[11]New York Times of February 25 , 1996.

[12]New York Times of July 26 , 1999.



Frederick Carl Cuny (14 Novembre 1944, 15 Aprile 1995) era un cittadino americano che per tutta la vita si impegnò, ufficialmente per motivi umanitari, nel sostegno alle popolazioni di paesi in crisi bellica, umanitaria ed ambientale. Attivo fin dal 1969 nell’attività di consulenza e coordinamento dei servizi umanitari, aveva lavorato in Biafra, Pakistan, Nicaragua, Guatemala, El Salvador, e dozzine di altri contesti, spesso molto difficili, nei quali doveva confrontarsi non soltanto con la difficile situazione sul campo, ma anche con le inefficienze delle associazioni umanitarie e la corruzione dei governi locali. Alla fine del 1994 Cuny era stato contattato dall’Open Society Institute di George Soros ed inviato in Cecenia con lo scopo di organizzare un piano umanitario per la sicurezza degli abitanti di Grozny. Rientrato nel Marzo successivo dalla sua missione, durante la quale aveva assistito al terribile assedio di Grozny ed aveva stretto amicizia con Aslan Maskhadov, aveva cercato di coinvolgere il governo degli Stati Uniti ad entrare in campo per costringere la Russia ad interrompere le operazioni militari, negoziando una tregua umanitaria. Tenne numerose conferenze, incontri pubblici e privati con politici di alto livello, ed il suo articolo Killing Chechnya[1], nel quale accusava la Russia di aver scatenato una guerra di aggressione con scopi genocidi,fece il giro del mondo. Nonostante il suo impegno e l’appoggio di alcuni politici al Congresso, Cuny non era riuscito a convincere nessuna delle alte cariche dello stato ad intercedere per lui[2]. Così era tornato in Cecenia, per ricominciare la sua missione per conto della Open Society. Il 1 Aprile 1996, mentre si dirigeva al Quartier Generale di Maskhadov, ad Orekhovo[3], venne catturato a Starye Achkoy insieme a due medici russi ed un interprete[4], con i quali stava attraversando il paese a bordo di un’ambulanza, dopodiché di lui si persero completamente le tracce. Le sue ricerche si protrassero per molti mesi, dopodichè il figlio ed il fratello comunicarono di aver ricevuto informazioni affidabili secondo le quali egli sarebbe stato ucciso quasi subito dopo il suo arresto, operato presumibilmente da uomini del Dipartimento per la Sicurezza dello Stato, a quel tempo diretto da Abusupyan Mosvaev. Il suo corpo e quello dei suoi colleghi non sarebbero mai strati ritrovati. Le accuse riguardo la sua uccisione ricaddero sul Colonnello Rizvan Elbiev, ufficiale del Dipartimento per la Difesa dello Stato nel distretto di Achkhoy – Martan.  Questi, secondo quanto riferito dall’autista di Cuny (l’unico del gruppo rimasto in vita) dopo che l’ambulanza era stata fermata nei pressi di Starye Achkhoy da un distaccamento del Dipartimento per la Difesa dello Stato, richiese che i componenti della squadra di Cuny si presentassero da lui per fornire le generalità, per poi accompagnarli al Quartier Generale di Maskhadov. I volontari rimandarono l’autista indietro con un biglietto destinato ad Open Society nel quale dicevano di stare bene, di spostare gli appuntamenti in programma di 3 giorni e di allertare le autorità qualora non fossero rientrati entro il tempo stabilito[5].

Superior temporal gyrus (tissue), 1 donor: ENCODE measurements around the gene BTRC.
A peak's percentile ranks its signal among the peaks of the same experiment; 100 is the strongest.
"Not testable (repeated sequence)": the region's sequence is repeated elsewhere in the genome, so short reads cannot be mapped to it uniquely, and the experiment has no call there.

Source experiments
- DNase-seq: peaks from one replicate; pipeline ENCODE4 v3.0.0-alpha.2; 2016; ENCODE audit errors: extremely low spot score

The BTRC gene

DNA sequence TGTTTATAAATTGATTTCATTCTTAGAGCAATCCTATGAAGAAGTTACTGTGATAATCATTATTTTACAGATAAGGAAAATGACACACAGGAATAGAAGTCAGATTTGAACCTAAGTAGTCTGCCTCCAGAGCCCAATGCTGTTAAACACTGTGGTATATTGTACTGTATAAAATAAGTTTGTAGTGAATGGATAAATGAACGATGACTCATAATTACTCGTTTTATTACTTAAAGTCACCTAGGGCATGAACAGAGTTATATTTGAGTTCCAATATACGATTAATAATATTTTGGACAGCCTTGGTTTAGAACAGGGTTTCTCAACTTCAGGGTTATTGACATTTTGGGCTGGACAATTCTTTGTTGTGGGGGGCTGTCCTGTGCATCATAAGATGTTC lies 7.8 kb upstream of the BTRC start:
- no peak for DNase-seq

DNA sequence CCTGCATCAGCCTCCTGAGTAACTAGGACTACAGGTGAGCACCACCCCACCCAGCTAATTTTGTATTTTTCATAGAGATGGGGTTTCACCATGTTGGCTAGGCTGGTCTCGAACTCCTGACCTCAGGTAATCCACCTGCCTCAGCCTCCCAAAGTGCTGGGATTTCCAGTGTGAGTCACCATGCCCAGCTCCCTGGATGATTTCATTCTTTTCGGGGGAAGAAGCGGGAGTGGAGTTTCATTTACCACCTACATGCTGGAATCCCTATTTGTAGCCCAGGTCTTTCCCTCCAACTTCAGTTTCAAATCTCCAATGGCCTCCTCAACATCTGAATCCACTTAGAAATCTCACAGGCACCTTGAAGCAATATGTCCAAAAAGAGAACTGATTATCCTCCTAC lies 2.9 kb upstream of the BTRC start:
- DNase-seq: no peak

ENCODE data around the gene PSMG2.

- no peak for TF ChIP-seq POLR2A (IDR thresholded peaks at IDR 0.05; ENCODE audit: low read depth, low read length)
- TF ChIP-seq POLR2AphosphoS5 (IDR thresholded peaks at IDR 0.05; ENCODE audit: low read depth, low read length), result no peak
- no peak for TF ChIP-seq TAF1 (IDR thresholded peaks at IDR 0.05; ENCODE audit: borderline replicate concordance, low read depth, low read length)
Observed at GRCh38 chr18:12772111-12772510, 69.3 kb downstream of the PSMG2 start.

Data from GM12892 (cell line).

Passarono i giorni, poi le settimane, e di Cuny non si trovò traccia. I familiari coinvolsero l’FBI, il governo americano, ed anche la Fondazione Soros, che aveva finanziato la missione, iniziò le sue ricerche, spendendo fino ad ottantamila dollari al mese per ottenere informazioni[6]. Appelli alla liberazione dell’americano giunsero dal presidente americano Clinton, da quello russo Eltsin e perfino da quello ceceno, Dudaev.

Nell’Agosto successivo, dopo mesi di inutili tentativi di rintracciare Cuny ed i suoi amici, la sua famiglia annunciò pubblicamente di essere venuta a conoscenza della morte del loro congiunto, e di tutti i membri del suo gruppo. Il figlio ed il fratello di Cuny accusarono pubblicamente il governo ceceno della responsabilità dell’omicidio, e parimenti accusarono le autorità russe di aver presentato Cuny come una spia. Nel rapporto confidenziale inviato al governo degli Stati Uniti, la famiglia fece precisamente il nome di Elbiev, il cui nome era stato fatto dal militare del Dipartimento per la Sicurezza dello Stato che aveva preso in custodia il gruppo. Secondo quanto riferito da questi, Elbiev avrebbe fatto fucilare tutti e quattro il 14 Aprile. Tale informazione fu confermata all’autista della famiglia Cuny, un ex combattente, nell’Agosto del 1995, sulla base di un’indicazione a questi fornita da un certo “A”, ufficiale di campo della difesa di Bamut[7].